Published: Tue, April 17, 2018
Business | By Tara Barton

Facebook hit with lawsuit over facial recognition technology

Facebook hit with lawsuit over facial recognition technology

Whoa! We almost went a full day without some negative news on Facebook breaking.

US District Judge James Donato ruled in San Francisco federal court that a class action was the most efficient way to resolve the dispute over facial templates. This allows for the consolidation of several suits against the company, all with the same allegations, down to one. A federal judge has just given the go-ahead for three IL users to file a class action lawsuit against the social network over its facial recognition systems.

The class of people in question is Facebook users "in IL for whom Facebook created and stored a face template after June 7, 2011", according to the court order. It has been doing this since 2010 so that it can automatically put a name to the face seen in a photograph.

Lawsuit challenges the social-network giant over its gathering of facial recognition data on photos without the consent of users.

June 2011 was the date on which Facebook rolled out its "tag suggestions" feature.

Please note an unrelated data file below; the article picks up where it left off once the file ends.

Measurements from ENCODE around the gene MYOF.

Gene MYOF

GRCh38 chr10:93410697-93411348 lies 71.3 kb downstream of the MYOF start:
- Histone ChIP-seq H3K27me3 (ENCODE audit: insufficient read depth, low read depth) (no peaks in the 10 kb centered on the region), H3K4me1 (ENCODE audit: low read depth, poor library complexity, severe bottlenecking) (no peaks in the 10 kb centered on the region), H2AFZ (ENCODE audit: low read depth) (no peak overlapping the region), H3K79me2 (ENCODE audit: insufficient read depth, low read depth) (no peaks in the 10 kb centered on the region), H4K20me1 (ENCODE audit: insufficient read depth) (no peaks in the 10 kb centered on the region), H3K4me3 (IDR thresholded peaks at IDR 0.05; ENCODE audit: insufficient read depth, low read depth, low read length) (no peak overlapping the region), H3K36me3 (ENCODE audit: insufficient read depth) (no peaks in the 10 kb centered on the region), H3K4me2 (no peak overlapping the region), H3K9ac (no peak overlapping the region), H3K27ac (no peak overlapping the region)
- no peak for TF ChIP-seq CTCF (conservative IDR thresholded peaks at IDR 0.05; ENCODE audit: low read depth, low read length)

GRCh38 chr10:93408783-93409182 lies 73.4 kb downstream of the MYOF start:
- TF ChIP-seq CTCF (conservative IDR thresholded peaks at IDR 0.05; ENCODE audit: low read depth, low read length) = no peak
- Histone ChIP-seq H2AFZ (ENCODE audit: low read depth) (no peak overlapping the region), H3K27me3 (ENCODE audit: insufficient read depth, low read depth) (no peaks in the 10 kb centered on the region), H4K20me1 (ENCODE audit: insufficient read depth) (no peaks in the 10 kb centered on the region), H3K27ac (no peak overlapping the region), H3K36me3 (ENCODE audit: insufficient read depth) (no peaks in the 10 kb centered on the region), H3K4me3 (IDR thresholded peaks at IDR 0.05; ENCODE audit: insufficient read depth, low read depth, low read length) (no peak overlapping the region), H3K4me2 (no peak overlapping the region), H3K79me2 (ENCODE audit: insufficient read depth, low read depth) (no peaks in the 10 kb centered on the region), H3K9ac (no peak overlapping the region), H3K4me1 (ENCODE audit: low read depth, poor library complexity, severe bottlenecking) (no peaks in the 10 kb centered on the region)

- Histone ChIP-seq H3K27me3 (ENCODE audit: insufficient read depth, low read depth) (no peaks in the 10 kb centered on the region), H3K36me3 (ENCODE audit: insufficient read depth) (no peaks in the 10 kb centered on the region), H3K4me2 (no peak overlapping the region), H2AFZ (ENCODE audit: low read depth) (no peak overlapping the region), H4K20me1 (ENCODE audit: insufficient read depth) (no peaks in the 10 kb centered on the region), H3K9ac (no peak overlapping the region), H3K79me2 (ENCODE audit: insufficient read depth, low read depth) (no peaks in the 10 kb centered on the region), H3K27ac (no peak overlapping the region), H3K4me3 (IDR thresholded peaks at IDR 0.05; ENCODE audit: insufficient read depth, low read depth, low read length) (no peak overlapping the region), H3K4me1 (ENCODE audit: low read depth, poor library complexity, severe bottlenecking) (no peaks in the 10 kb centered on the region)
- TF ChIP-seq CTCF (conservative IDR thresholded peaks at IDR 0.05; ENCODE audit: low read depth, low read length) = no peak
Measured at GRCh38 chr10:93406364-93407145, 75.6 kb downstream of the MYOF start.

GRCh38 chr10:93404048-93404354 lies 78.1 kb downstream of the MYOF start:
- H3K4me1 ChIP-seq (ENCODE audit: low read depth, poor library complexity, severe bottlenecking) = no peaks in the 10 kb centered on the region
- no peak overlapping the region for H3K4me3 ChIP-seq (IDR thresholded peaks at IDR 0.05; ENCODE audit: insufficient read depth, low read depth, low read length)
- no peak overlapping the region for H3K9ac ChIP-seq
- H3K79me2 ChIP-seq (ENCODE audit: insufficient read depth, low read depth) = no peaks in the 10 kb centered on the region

Global Gupta asset seizure in progress
The National Prosecuting Authority released a statement, explaining why the investigation into the Guptas has hit fifth gear. However, there were no Guptas to be seen on the plane.

On its help pages detailing how the technology works, Facebook says that users can control the feature from their settings and it does not take information from photos a user is not tagged in.

The company adds that the data it collects isn't covered by IL law, which explicitly prevents the collection of biometric data such as facial geometry, fingerprints and "voice prints".

Facebook could face fines of $1,000 to $5,000 for each time it used a person's biometrics without permission. The company could end up writing a big check should it lose this case.

US-based dating app "Bumble" has changed its login system and will now allow users to access their profiles by entering phone numbers instead of importing their personal information from Facebook. The company issued a statement through a spokesman saying that the case had no merit, and would fight it vigorously.

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